VIK MUNIZ (b. 1961)

Vik Muniz was born Vicente José de Oliveira Muniz in 1961, in São Paulo, Brazil. He is an influential contemporary artist best known for his complex photographic and mixed media works. Sourcing a wide variety of eclectic and found materials such as chocolate, jelly, toys, and trash, Muniz recreates iconic historical works and scenes from popular culture. By displaying the final piece as a photograph, he explores memory, perception, and the nature of images as represented in arts and communication.

Layered appropriation is a consistent theme in Muniz’s work. In 2008, he undertook a large-scale project in Brazil, Pictures of Garbage, where he photographed trash-pickers as figures from emblematic paintings, such as Jacques-Louis David’s Neoclassical Death of Marat, and then recreated the photographs in large-scale arrangements of trash. The artist starred in the documentary film Waste Land (2010) which tracked the course of this project and helped raise awareness for urban poverty. Muniz explained the work as a “step away from the realm of fine art,” wanting instead to “change the lives of people with the same materials they deal with every day.”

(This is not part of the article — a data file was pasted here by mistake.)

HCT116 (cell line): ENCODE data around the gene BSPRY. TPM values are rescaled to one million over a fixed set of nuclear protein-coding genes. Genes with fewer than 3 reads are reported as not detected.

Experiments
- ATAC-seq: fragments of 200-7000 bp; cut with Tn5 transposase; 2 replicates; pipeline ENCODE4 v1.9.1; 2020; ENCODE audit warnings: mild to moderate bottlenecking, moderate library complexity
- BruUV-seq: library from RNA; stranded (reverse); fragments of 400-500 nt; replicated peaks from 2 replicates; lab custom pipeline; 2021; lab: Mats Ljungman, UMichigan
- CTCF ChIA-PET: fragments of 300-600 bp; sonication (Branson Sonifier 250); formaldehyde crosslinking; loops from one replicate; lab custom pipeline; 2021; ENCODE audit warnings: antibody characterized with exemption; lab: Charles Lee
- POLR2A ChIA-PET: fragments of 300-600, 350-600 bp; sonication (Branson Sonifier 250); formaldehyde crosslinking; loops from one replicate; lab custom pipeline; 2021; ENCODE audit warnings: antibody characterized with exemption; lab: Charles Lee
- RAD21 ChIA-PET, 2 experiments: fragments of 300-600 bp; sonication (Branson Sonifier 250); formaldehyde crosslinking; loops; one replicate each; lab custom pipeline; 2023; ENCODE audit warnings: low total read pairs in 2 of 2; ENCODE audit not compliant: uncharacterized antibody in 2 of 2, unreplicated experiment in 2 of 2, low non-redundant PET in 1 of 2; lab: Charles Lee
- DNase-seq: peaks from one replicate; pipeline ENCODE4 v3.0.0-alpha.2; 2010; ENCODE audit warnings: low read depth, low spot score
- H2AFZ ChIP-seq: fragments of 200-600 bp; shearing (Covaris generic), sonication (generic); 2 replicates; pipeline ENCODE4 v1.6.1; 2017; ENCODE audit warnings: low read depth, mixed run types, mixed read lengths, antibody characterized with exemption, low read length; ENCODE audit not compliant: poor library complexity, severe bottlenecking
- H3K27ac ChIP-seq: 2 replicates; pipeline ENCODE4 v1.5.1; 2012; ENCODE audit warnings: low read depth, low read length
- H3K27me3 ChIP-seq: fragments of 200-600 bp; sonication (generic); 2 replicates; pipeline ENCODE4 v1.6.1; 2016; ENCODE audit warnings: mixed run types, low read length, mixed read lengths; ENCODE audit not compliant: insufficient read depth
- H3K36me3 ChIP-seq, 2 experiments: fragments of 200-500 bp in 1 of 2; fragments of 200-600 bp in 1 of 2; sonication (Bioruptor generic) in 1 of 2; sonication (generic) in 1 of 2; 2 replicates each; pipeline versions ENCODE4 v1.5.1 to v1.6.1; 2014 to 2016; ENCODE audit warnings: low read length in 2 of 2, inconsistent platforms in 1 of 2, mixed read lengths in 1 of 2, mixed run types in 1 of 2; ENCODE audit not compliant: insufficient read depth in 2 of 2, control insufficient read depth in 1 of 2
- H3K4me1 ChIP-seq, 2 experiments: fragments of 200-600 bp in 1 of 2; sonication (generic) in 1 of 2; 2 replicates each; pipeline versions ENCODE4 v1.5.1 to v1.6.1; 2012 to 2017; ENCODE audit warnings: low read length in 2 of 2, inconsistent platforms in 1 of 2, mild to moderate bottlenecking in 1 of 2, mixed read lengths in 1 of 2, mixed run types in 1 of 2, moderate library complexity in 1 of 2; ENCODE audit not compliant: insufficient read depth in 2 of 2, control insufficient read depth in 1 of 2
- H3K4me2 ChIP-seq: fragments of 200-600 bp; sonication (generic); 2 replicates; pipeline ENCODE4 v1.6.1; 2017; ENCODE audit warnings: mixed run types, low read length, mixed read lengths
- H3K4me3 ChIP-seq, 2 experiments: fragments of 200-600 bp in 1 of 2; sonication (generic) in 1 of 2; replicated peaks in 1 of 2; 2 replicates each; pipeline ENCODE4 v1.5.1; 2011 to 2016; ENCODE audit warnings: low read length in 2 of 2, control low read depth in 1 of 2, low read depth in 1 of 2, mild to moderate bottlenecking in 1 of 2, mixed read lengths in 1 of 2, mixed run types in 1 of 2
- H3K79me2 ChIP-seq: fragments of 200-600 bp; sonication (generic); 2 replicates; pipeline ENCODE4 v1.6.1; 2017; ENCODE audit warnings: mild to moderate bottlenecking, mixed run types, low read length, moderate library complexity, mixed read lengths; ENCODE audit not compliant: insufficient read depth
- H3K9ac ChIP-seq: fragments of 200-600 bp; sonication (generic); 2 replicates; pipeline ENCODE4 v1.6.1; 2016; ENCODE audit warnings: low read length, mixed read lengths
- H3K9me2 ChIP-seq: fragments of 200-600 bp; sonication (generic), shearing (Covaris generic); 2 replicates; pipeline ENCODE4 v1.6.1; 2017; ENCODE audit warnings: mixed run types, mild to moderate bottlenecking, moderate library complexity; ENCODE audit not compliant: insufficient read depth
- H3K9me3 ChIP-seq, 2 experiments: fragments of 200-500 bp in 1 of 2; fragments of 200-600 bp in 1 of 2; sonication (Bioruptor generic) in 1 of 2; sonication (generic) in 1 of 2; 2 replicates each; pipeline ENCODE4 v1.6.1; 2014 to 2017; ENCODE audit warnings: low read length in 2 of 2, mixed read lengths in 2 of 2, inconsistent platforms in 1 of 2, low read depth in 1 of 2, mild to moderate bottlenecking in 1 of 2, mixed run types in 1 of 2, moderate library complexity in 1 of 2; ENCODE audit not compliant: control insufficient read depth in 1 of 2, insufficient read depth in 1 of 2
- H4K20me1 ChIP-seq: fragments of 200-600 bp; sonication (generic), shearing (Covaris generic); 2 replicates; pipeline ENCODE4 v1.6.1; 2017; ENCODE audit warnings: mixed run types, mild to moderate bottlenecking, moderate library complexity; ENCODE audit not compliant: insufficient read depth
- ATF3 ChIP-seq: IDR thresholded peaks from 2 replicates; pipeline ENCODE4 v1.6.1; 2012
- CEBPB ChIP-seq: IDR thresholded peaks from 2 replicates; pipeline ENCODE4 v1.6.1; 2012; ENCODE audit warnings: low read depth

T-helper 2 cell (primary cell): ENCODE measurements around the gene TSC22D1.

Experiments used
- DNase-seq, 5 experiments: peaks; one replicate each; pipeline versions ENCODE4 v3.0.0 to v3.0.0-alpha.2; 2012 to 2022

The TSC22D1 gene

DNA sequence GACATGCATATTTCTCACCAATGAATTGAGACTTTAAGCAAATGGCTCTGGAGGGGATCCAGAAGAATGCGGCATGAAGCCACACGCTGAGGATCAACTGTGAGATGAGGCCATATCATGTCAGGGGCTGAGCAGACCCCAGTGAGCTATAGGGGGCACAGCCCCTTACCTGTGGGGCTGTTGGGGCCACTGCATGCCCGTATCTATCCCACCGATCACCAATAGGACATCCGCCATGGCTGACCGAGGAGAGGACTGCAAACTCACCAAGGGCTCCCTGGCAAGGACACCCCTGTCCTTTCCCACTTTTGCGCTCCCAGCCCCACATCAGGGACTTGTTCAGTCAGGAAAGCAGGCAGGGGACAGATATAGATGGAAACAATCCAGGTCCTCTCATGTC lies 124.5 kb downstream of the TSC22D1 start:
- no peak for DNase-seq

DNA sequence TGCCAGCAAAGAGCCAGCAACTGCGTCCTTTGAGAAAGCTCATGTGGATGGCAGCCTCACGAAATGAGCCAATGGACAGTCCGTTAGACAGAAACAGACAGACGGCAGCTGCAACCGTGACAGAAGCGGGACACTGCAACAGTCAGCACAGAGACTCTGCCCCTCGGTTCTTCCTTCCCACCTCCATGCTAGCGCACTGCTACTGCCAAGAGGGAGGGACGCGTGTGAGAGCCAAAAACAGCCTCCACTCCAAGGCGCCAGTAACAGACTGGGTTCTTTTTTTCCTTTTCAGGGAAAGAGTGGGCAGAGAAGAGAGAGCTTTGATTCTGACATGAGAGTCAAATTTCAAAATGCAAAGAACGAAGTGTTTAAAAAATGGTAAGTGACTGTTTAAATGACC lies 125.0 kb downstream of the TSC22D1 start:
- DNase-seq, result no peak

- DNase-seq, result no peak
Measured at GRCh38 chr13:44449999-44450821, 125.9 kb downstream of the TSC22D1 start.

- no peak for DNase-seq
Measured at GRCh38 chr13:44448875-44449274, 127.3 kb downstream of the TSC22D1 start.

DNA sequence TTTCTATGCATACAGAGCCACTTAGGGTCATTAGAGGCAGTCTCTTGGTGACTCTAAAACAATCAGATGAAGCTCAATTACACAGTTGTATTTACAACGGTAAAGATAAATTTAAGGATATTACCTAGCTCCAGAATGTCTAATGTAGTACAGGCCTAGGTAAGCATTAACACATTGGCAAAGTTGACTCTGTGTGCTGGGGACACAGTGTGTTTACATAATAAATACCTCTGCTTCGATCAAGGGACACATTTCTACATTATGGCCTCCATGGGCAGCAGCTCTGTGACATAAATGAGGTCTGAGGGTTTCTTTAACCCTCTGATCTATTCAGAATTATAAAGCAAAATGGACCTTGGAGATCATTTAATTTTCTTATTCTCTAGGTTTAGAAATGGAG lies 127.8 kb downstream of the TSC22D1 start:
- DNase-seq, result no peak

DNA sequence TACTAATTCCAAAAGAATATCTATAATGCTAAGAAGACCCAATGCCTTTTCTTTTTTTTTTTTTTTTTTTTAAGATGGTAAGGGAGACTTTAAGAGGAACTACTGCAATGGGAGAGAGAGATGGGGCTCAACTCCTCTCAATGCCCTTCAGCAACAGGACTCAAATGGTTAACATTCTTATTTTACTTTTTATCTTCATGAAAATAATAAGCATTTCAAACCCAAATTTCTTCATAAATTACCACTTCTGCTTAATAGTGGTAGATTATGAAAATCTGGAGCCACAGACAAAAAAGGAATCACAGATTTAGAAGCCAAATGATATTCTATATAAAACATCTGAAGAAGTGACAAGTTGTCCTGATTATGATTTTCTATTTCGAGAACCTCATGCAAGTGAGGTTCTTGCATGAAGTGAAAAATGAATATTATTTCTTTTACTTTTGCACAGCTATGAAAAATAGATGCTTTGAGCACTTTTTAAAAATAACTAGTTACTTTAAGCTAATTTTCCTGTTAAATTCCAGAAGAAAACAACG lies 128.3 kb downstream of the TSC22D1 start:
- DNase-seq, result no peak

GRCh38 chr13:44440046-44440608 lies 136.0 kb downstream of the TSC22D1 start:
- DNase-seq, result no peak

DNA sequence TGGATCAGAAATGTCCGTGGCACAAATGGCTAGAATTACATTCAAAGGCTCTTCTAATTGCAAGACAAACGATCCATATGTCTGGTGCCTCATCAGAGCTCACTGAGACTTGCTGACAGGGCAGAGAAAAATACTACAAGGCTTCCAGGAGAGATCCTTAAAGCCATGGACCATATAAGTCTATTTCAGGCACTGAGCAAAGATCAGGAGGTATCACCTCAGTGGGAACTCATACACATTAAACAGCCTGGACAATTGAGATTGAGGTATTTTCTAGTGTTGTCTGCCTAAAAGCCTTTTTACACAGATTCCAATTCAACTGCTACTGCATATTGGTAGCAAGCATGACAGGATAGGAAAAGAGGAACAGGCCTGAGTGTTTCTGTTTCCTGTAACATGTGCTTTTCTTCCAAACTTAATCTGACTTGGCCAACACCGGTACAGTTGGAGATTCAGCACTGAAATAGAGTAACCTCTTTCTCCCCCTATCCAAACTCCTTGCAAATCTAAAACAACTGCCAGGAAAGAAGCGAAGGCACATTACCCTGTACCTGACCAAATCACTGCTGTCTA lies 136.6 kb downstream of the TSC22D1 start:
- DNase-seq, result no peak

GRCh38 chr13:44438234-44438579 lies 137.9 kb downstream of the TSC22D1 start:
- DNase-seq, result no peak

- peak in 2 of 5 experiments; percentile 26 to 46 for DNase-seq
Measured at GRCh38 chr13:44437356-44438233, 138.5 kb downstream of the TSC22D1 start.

Muniz was named a UNESCO Goodwill Ambassador for his social activism, and the artist has had his work exhibited at the Solomon R. Guggenheim Museum in New York, The Museum of Modern Art in New York, the Tate Modern in London, and the Centre National de la Photographie in Paris, the National Portrait Gallery in Washington, D.C., and the Kasama Nichido Museum of Art in Japan, among others. He currently lives and works between Brooklyn, New York, and Rio de Janeiro, Brazil.

Trajetoria Adultera
silver gelatin print, in three parts, and foam cords
element A: 8 x 20 in.; element B: 12 1/2 x 20 in.; element C: 16 1/8 x 8 1/2 in.
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